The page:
A White House statement Wednesday said Griner was being held under “intolerable circumstances” after President Biden and Vice President Harris called Griner’s wife, Cherelle, assuring her they were doing all they could to secure her release and that of another American jailed in Russia, former Marine Paul Whelan.

Whelan, a security consultant, has been in jail since December 2018. He traveled to Moscow for a friend’s wedding and was arrested in his hotel room and then convicted of spying in a closed trial, receiving a 16-year sentence.

Whelan’s sister Elizabeth Whelan said his family was “astonished” that Biden called Griner’s wife but did not call them, according to the Detroit News.

In a prisoner exchange with the United States in April, Moscow swapped former Marine Trevor Reed for Konstantin Yaroshenko, a Russian pilot serving a 20-year prison sentence in Connecticut for drug trafficking. Reed received a nine-year sentence after being convicted of assault endangering the lives of police officers.

Griner recently wrote to Biden begging him not to forget her and other detainees and saying that “I’m terrified I might be here forever.” Biden has written a letter in reply.

Griner’s supporters in the United States say she is a hostage and a political pawn.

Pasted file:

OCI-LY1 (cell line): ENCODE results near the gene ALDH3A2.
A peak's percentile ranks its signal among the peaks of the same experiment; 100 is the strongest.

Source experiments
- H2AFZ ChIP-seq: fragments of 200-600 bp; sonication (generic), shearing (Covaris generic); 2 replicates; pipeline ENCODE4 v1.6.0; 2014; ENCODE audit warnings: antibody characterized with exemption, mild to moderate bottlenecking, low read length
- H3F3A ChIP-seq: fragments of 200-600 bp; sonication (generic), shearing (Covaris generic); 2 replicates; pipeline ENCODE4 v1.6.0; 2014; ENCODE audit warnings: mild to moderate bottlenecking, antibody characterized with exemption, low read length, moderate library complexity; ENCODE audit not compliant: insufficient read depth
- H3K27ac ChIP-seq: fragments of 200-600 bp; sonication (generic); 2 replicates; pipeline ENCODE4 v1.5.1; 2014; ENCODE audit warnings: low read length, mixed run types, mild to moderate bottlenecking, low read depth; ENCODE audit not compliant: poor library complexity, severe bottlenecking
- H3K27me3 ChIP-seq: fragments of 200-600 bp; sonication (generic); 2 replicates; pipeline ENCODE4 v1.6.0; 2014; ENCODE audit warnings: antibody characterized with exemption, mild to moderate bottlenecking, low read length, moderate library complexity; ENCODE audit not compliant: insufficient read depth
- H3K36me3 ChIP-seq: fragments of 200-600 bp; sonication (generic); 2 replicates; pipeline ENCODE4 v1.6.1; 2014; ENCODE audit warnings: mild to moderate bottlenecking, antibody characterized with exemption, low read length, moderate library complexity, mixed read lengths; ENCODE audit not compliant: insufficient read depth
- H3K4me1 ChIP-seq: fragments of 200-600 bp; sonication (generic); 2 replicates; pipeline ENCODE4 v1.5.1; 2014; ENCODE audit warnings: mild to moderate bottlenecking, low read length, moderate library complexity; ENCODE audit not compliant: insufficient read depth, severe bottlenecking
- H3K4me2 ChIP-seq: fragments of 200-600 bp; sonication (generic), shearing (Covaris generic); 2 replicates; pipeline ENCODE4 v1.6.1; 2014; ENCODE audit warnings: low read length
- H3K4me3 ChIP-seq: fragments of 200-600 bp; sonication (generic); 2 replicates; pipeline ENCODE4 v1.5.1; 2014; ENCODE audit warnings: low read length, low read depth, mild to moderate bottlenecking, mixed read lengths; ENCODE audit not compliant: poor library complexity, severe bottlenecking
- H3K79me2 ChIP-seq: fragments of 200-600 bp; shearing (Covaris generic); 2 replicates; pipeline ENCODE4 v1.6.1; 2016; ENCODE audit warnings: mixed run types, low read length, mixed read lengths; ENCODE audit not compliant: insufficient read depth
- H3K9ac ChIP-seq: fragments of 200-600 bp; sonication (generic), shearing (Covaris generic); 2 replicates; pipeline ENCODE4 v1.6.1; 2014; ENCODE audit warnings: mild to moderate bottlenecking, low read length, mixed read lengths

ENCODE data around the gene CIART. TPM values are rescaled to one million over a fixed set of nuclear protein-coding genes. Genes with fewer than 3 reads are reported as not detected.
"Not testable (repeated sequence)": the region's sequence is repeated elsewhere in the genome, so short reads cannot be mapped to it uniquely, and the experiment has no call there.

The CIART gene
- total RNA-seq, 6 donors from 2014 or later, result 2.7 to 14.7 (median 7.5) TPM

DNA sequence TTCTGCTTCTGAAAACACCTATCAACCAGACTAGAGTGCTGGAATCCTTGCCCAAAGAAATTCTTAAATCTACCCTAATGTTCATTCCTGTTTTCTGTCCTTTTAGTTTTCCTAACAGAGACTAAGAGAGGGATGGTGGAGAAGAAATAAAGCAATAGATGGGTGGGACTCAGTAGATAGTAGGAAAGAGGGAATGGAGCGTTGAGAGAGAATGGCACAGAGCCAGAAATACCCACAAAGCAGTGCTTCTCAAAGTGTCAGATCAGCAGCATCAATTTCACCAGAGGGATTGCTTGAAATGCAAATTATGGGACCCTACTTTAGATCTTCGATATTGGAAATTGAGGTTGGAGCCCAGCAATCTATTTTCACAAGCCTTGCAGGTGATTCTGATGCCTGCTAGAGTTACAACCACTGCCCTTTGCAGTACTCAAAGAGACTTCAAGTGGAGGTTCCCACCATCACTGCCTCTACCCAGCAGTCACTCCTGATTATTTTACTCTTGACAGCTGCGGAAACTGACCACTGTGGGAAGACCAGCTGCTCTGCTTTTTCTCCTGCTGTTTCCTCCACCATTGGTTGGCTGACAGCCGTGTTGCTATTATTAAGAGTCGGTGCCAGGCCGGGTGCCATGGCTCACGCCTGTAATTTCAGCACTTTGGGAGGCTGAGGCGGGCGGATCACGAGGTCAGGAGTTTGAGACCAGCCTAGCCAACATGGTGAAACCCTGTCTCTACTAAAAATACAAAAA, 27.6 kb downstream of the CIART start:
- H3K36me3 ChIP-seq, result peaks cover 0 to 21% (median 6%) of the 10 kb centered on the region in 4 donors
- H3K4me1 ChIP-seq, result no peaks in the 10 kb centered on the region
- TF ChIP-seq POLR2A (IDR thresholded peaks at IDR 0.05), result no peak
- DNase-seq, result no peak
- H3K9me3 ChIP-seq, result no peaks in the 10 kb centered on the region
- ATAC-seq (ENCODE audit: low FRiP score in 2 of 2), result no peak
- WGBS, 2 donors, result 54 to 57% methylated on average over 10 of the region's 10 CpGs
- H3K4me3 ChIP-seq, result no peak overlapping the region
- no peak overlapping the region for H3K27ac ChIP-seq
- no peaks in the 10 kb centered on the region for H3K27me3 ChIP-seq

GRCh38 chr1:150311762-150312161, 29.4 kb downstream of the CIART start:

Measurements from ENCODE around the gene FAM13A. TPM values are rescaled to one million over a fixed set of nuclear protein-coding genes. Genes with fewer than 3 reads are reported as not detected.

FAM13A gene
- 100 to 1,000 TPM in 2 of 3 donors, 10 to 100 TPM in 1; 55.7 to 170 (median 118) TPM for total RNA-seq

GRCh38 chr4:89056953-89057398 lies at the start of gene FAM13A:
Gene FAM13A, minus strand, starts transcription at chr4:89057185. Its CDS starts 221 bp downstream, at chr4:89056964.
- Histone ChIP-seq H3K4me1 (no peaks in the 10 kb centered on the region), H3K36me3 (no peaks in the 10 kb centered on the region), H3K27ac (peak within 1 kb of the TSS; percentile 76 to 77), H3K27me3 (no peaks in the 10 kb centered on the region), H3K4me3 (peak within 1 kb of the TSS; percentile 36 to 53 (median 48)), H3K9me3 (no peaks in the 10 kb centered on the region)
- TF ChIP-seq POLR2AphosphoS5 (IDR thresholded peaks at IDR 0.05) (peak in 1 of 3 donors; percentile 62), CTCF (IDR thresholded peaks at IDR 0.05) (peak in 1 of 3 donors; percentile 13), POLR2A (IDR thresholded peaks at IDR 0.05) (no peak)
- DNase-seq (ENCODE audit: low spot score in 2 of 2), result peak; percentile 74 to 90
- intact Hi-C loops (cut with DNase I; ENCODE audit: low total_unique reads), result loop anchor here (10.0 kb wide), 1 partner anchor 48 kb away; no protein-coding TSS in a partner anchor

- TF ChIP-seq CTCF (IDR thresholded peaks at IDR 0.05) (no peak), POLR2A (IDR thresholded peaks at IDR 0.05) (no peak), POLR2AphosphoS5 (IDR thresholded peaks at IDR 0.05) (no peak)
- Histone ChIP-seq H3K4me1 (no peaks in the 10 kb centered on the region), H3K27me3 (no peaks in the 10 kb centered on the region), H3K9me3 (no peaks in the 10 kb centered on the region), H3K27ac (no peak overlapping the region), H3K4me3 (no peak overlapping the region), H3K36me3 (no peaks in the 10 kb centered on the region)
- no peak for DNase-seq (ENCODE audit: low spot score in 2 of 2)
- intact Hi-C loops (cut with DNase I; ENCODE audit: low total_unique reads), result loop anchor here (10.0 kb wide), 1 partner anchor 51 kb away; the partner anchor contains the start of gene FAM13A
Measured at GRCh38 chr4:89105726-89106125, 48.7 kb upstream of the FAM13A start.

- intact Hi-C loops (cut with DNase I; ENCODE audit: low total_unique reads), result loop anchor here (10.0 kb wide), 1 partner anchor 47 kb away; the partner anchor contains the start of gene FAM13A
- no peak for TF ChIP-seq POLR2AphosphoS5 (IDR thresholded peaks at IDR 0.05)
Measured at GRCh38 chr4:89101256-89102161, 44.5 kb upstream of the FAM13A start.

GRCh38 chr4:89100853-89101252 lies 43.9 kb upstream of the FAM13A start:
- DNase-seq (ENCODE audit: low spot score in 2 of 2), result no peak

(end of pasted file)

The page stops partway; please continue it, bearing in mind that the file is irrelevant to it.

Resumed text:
Russian media has speculated that Washington could exchange Griner for Russian arms dealer Viktor Bout, who is serving 25 years in the United States for conspiring to sell surface-to-air missiles to a foreign terrorist group and conspiring to kill U.S. citizens. Bout, the inspiration for the Nicolas Cage film “Lord of War,” smuggled arms to warlords in Africa and the Middle East for years until his 2008 arrest in Thailand and 2010 extradition to the United States.

Russia calls Bout’s arrest and conviction “unlawful and political” and has been demanding his release ever since he was arrested.

According to the James W. Foley Legacy Foundation, which advocates for prisoner and hostage releases, there are 64 Americans held hostage or wrongfully detained abroad. Foley was a journalist kidnapped in northern Syria in 2012 and murdered in 2014. The number includes two people granted U.S. immigrant visas but detained before they could travel to the United States.

In recent years, there has been a worrying rise in “hostage diplomacy” when nations seize rival nations’ citizens on flimsy charges to use for leverage. The State Department has accused Russia of wrongfully detaining Griner, Reed and Whelan, but there have been similar alarming incidents in China, North Korea and Iran.

Among the Americans described by the State Department as wrongfully detained in China are Mark Swidan, jailed since 2012, Kai Li, imprisoned since 2016 and pastor David Lin, jailed since 2008.

In early May, the State Department determined that Griner was being wrongfully held and shifted supervision of her case to Roger Carstens, presidential envoy for hostage affairs.

Kremlin spokesman Dmitry Peskov has dismissed claims that the charges were political, saying that drug offenses were treated seriously in Russia and many other countries.